11 thoughts on “Failing

  1. Hi Fa. I’ve watched you over the last couple days and I don’t like what I see. I can’t watch you feeling guilty because you’re not producing enough milk. I can’t watch you crying silently thinking I don’t hear it in your voice. I see you try so hard to feed Amira and Amira’s decision not to take more than she wants. You can’t force it down. So my beloved daughter, just like you I’m up in the middle of the night worrying about you. Amira will be fine with whatever milk she gets because that milk will be fed with all the love you can give her. You’re an amazing mum so stop judging yourself. Keep trying what you’re trying. In the end it will be alll good. I love you.

  2. Giselle as “beautiful” is highly debatable. There’s something about her features I don’t find aesthetically pleasing like say, other supermodels. Miranda Kerr, on the other hand, MAMA CRUSHIN’

    • I miss Cindy Crawford. Naturally beautiful. Curvy and athletic. Models don’t do it for me anymore. But I’ll never just skim a picture of Halle Berry, Thandie Newton or Kate Winslet. Wow, I feel like I just aged myself!

  3. Your post made me cry – and then reading your mom’s response to your post made me cry again.

    You are not failing. I will say it 100 times and then another 100 times if you still don’t get it.

    The “breastfeeding is the most natural thing in the world” thing has done nothing but make generations of women feel like failures and I’m so tired of it – it has to stop. If it was so “natural” and easy then why was formua ever invented in the first place?? It is not horrible, it is not evil, it’s JUST formula. Some babies get nothing but formula and there’s absolutely nothing wrong with them – what’s wrong is the way we mothers get into our own heads about it.

    If you’re not happy, Amira’s not happy. Simple as that. Give yourself a break, cut yourself some slack, and know that love is what you both need, more than breastmilk and unrealisticly high standards.

    You are doing an amazing job with that little girl – you grew her in your body, gave birth to her, fed her around the clock for the last three months, and loved her with all of your heart.

    That certainly doesn’t sound like a failure to me.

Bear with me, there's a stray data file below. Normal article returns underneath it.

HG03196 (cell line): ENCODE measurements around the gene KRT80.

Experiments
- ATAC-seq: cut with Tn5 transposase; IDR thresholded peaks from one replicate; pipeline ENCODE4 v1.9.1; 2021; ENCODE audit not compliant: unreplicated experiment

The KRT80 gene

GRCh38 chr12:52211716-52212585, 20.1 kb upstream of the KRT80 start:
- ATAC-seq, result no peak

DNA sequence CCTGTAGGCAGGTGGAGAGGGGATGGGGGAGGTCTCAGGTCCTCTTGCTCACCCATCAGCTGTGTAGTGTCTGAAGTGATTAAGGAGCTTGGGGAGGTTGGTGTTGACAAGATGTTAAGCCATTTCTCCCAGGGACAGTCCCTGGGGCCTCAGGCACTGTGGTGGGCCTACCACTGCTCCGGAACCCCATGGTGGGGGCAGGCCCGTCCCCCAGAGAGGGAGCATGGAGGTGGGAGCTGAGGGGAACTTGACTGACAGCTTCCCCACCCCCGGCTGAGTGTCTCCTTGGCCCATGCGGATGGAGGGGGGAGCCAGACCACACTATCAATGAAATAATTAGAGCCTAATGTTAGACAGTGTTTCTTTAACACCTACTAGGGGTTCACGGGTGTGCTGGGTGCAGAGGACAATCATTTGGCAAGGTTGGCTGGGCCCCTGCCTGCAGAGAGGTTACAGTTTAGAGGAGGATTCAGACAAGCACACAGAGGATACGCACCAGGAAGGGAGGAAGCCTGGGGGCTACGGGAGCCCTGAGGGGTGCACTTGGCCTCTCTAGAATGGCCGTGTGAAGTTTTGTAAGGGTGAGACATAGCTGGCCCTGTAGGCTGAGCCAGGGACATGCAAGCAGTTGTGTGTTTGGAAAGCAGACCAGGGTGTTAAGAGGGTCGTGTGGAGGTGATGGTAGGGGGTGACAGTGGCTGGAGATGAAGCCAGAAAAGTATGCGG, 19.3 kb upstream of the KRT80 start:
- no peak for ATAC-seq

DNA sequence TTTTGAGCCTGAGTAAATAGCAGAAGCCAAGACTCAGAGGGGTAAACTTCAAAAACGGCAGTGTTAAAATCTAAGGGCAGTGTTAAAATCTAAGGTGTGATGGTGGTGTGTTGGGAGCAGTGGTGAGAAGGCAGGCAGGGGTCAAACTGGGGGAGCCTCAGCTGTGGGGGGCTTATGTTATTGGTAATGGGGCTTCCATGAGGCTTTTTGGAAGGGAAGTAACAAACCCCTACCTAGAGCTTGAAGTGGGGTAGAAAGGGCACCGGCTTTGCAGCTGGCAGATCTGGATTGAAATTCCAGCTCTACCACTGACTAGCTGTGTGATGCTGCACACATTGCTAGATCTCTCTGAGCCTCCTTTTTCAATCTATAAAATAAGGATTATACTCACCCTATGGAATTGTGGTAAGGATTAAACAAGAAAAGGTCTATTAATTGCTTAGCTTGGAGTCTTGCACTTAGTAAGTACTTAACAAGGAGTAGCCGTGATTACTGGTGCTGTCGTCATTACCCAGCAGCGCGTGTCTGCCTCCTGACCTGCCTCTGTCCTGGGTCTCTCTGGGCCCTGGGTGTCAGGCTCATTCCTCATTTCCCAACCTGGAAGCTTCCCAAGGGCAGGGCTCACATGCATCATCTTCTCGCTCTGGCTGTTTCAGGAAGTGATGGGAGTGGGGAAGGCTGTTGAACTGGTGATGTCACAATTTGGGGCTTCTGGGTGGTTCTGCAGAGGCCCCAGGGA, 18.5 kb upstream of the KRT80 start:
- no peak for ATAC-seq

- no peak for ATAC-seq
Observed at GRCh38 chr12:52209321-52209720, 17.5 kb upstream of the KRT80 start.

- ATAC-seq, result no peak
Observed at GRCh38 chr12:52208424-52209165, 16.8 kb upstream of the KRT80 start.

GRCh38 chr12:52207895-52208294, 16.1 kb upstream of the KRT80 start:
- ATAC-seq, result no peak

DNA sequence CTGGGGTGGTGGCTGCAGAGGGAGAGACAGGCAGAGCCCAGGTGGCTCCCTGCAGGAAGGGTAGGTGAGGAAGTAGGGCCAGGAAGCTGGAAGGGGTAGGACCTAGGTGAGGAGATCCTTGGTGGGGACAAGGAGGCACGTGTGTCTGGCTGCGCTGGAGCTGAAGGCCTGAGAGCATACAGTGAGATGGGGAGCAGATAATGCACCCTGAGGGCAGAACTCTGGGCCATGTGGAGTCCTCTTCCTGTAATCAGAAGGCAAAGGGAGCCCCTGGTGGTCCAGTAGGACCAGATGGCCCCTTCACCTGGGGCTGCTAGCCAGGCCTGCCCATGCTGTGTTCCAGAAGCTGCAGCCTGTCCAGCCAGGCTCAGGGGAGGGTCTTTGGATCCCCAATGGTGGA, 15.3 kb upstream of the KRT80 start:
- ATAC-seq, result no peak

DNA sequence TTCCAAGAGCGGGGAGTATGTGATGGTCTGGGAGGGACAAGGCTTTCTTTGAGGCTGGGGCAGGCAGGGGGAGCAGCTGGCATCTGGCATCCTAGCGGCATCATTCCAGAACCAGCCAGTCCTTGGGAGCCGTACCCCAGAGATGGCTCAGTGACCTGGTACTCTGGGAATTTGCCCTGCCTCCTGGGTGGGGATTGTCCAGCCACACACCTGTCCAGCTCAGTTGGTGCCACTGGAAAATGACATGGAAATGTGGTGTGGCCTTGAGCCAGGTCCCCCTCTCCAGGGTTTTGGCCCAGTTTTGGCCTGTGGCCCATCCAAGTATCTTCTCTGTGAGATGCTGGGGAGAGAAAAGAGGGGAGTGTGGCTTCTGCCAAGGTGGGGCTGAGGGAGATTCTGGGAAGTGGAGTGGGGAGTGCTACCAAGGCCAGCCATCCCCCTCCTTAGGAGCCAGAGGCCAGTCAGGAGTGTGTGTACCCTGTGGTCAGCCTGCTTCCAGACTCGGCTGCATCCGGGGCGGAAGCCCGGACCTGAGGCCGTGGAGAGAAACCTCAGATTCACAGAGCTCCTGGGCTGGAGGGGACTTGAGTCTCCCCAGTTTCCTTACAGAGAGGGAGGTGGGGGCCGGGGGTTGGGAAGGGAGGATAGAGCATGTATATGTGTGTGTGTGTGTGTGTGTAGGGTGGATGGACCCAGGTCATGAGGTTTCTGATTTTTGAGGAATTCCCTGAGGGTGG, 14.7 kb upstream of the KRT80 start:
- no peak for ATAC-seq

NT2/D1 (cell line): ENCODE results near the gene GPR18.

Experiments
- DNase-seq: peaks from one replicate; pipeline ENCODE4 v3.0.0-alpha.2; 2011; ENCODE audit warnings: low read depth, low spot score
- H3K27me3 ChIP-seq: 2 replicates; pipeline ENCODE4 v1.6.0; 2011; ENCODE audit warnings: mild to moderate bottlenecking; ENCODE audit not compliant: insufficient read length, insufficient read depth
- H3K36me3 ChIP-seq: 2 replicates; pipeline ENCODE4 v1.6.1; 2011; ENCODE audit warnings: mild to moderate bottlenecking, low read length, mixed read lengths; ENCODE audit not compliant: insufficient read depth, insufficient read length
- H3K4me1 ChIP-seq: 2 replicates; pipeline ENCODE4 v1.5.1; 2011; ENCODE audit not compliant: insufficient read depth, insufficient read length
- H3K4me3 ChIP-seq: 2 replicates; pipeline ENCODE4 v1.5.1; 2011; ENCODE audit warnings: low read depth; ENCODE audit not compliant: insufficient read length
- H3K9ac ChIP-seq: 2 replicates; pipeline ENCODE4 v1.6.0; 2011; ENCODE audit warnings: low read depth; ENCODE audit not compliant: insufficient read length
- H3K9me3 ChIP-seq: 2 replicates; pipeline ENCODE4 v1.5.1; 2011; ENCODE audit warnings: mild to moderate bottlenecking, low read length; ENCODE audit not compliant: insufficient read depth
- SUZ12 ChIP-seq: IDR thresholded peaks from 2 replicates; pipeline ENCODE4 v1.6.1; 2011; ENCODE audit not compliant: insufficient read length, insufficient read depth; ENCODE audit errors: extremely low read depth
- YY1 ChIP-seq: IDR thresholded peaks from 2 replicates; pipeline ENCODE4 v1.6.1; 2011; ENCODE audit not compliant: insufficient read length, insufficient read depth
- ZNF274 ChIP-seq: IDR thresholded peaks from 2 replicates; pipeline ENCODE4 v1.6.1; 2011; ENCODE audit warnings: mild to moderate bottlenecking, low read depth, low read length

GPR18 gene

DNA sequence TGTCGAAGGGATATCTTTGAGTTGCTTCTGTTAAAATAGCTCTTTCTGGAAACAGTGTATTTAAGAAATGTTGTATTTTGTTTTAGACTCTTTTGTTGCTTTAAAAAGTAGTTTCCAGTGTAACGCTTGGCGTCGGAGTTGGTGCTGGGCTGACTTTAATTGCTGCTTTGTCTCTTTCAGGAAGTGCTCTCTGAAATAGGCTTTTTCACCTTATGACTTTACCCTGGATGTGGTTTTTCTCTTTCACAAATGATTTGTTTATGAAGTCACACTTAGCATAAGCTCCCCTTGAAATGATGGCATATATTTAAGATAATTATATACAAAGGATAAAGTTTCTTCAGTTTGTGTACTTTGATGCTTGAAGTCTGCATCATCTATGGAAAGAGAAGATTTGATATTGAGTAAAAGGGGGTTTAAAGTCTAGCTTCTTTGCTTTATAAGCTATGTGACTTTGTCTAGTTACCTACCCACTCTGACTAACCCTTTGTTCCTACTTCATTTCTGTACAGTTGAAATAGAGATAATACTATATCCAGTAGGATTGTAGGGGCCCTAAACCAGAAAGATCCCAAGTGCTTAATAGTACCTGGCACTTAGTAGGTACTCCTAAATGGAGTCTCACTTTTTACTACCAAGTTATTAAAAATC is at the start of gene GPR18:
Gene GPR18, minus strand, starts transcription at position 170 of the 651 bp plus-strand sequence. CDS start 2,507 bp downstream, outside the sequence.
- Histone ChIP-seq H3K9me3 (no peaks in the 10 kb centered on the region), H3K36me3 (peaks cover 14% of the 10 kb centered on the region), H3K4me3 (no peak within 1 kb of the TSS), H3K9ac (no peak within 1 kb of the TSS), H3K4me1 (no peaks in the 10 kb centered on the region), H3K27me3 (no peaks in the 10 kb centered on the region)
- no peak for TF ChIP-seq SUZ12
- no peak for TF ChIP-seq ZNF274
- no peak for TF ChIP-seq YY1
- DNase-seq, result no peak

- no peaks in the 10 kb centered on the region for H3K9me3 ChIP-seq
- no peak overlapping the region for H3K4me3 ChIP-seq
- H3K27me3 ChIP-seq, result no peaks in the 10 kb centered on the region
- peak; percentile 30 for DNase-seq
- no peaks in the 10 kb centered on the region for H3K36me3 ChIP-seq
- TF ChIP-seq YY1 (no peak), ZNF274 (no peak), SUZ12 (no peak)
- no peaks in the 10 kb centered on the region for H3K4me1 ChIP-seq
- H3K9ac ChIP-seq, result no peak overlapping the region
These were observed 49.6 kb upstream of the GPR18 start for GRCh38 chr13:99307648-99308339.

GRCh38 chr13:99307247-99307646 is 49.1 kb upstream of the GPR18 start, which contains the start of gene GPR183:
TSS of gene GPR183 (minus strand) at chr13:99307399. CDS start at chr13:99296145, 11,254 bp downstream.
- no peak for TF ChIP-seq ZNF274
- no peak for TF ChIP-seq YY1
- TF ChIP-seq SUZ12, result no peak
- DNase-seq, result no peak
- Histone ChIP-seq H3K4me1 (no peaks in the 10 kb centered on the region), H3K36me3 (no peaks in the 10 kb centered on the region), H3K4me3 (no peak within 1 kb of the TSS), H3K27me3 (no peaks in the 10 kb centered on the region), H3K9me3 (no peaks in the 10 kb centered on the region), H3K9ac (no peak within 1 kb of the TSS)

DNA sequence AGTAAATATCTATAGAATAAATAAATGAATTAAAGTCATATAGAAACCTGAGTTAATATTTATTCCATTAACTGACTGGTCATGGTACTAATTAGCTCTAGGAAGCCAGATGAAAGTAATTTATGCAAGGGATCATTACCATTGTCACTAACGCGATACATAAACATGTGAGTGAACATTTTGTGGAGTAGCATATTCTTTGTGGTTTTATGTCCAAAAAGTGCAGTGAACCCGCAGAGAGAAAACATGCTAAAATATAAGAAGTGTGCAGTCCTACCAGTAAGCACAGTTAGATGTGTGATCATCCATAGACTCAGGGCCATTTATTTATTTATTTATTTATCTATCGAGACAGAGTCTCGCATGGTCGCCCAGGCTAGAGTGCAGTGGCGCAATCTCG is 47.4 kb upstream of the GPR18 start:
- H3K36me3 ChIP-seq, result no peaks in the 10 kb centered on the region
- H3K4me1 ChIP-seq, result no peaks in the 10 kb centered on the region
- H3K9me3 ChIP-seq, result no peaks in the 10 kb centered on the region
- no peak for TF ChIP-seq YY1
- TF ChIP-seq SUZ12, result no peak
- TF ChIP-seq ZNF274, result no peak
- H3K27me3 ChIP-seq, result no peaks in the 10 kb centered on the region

• It’s pretty amazing how we can reserve all our love, generosity and understanding for others, and all our judgement for ourselves.

      I know others who didn’t (and currently, who don’t) breastfeed, and my only response – the one from my heart – is, “You just do what you need to do. Being a mom is a hard thing. You’re doing fine.” But of course, my conversation with myself is totally different.

      And speaking of formula-fed only babies – Stu and his brother were both fed only formula. And I think they’re a-okay. 🙂

      Thanks for your kind words.

  4. Hey, honey – be free to care for Amira how Amira needs to be cared for. You as parents are taking the care you need as much as we prefer breastfeeding – be free! You are not a failure – there is just a breakdown against the possibility of weight gain with existing plan. I love you!

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  6. You. Are. Not. Failing. While breastfeeding seems like it should come naturally, it doesn’t. You are a new mom. Amira is a new baby. You both have to learn a new skill which you may or may not quite get the hang of. It’s not a failure if you can’t continue breastfeeding. It’s a challenge that has another solution. Please don’t beat yourself up. xoxo

  7. Amira definitely looked very healthy to me the last time I saw her… Has your doctor taken into account the fact that you are also likely in the 3rd percentile for weight? Perhaps Amira is also destined to be tiny? Also, the current percentiles are based on babes that are mostly formula fed and they tend to gain weight faster then breastfed babies… my pediatrician no longer uses those norms for that reason.

    I know so many new mom’s struggling with the same issue right now! Olivia was less that 1% in utero because of pregnancy complications and I also felt horribly guilty!!! If it helps, research has shown that supplementing with formula does not negate any of the benefits of breastfeeding (especially in terms of intellectual development). I did a lot of reading when I was struggling with the same thing!